NLJ’s “Tales of the Recession”


Posted by David Bowermaster 
Administrator, Microsoft on the Issues

Earlier this week the National Law Journal published an interesting package of stories entitled, “Tales of the Recession.”    It is a series of 10 profiles of individuals who represent various corners of the legal profession, from a law student and a former associate to a county judge and a law school dean.   Each profile explores how the economic crisis has affected each person’s work, priorities and outlook for the future.   NLJ interviewed Microsoft General Counsel Brad Smith to find out how the recession has impacted his job leading Microsoft’s in-house legal department and interacting with our many law firm partners.    The entire package is worth a read – even for the non-lawyers out there.

Comments (1)

  1. Anonymous says:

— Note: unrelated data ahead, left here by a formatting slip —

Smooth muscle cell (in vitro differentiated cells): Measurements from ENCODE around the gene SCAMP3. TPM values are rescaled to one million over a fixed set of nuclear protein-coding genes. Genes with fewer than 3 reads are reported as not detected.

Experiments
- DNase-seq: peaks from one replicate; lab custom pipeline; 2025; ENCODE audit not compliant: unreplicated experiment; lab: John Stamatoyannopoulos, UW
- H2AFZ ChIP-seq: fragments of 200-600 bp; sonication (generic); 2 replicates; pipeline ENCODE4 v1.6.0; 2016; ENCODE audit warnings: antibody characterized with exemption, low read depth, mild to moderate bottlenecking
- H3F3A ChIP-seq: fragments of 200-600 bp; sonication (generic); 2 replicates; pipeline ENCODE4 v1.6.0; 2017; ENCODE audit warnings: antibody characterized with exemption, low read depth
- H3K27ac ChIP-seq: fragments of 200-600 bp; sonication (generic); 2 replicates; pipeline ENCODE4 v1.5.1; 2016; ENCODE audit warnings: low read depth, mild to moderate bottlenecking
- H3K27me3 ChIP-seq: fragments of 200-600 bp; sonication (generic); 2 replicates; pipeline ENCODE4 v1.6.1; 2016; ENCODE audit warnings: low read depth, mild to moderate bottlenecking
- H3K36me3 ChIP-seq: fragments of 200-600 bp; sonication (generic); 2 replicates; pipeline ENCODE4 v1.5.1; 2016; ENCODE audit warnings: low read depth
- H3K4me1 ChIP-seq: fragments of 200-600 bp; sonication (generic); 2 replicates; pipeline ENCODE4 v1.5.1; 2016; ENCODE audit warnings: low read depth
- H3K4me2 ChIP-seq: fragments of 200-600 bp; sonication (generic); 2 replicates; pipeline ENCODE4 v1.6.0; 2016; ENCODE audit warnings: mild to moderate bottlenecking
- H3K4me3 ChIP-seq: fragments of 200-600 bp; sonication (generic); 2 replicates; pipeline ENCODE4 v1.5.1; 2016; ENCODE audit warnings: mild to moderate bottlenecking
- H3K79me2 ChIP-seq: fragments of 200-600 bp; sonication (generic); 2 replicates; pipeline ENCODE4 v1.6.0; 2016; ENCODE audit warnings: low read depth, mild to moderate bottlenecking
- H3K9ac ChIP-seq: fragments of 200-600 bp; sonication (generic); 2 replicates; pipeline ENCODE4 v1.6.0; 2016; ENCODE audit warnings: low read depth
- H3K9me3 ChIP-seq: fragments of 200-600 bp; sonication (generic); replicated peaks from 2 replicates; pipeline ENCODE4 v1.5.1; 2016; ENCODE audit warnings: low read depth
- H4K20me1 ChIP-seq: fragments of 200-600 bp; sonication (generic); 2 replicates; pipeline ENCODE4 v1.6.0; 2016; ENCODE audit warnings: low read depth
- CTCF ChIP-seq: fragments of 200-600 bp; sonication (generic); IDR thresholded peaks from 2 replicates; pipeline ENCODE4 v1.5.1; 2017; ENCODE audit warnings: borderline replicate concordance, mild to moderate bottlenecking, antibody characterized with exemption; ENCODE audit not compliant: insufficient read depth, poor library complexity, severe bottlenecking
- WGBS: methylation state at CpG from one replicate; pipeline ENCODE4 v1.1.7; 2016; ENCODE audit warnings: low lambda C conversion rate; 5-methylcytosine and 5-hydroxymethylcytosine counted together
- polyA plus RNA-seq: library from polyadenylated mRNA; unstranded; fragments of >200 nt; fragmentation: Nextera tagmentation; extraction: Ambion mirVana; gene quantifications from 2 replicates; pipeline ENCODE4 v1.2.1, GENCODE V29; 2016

In a recession it common for middle management to engage in self preservation tendencies and get into automatic tendencies of saving their own to encourage loyalty in people who fit their cultural norms. Unfortunately this can have devastating effects to minorities who are usually late comers who perceived not fit the culture and their loyalty usually in question. Discrimination has become so sophisticated and covert that senior leadership must use new strategies to fight it.    Is it possible that a corporation can grow so large that it would not know when a few of its senior/middle managers can be engaged in covert discrimination activities and not know it?   Is it not the responsibility of those who care enough about Microsoft vision to expose such managers for the sake of the Microsoft? Has Microsoft adopted a knee-jerk automatic reaction to fight any lawsuit and win at any cost? Is it okay for Microsoft to contract out such cases with directives to win at all costs? For those who care enough about the Microsoft and want to root-out a cancer within the corporation, what would you do; try to litigate as far as you can go knowing you have no match in resources and resolve or engage a public discussion?